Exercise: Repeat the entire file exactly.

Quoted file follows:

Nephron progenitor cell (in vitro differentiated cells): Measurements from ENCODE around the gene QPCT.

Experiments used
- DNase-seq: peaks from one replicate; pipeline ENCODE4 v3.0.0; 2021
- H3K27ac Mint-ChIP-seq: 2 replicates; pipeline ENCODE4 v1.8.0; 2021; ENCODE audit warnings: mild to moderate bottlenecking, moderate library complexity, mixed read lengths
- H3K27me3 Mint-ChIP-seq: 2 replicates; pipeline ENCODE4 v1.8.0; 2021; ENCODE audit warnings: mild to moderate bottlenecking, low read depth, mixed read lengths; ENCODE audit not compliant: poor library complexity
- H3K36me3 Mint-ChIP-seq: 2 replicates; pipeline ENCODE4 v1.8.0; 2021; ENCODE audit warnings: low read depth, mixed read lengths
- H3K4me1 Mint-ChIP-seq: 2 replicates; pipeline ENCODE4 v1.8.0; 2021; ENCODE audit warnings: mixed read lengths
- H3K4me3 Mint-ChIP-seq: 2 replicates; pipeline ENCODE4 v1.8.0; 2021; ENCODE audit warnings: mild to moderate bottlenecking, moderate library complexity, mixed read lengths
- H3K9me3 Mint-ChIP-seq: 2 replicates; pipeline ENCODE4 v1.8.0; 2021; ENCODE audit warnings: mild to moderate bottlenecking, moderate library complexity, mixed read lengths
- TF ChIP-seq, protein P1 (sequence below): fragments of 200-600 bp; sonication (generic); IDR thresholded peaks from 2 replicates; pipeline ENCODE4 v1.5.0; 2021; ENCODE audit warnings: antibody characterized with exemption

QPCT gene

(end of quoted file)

Nephron progenitor cell (in vitro differentiated cells): Measurements from ENCODE around the gene QPCT.

Experiments used
- DNase-seq: peaks from one replicate; pipeline ENCODE4 v3.0.0; 2021
- H3K27ac Mint-ChIP-seq: 2 replicates; pipeline ENCODE4 v1.8.0; 2021; ENCODE audit warnings: mild to moderate bottlenecking, moderate library complexity, mixed read lengths
- H3K27me3 Mint-ChIP-seq: 2 replicates; pipeline ENCODE4 v1.8.0; 2021; ENCODE audit warnings: mild to moderate bottlenecking, low read depth, mixed read lengths; ENCODE audit not compliant: poor library complexity
- H3K36me3 Mint-ChIP-seq: 2 replicates; pipeline ENCODE4 v1.8.0; 2021; ENCODE audit warnings: low read depth, mixed read lengths
- H3K4me1 Mint-ChIP-seq: 2 replicates; pipeline ENCODE4 v1.8.0; 2021; ENCODE audit warnings: mixed read lengths
- H3K4me3 Mint-ChIP-seq: 2 replicates; pipeline ENCODE4 v1.8.0; 2021; ENCODE audit warnings: mild to moderate bottlenecking, moderate library complexity, mixed read lengths
- H3K9me3 Mint-ChIP-seq: 2 replicates; pipeline ENCODE4 v1.8.0; 2021; ENCODE audit warnings: mild to moderate bottlenecking, moderate library complexity, mixed read lengths
- TF ChIP-seq, protein P1 (sequence below): fragments of 200-600 bp; sonication (generic); IDR thresholded peaks from 2 replicates; pipeline ENCODE4 v1.5.0; 2021; ENCODE audit warnings: antibody characterized with exemption

QPCT gene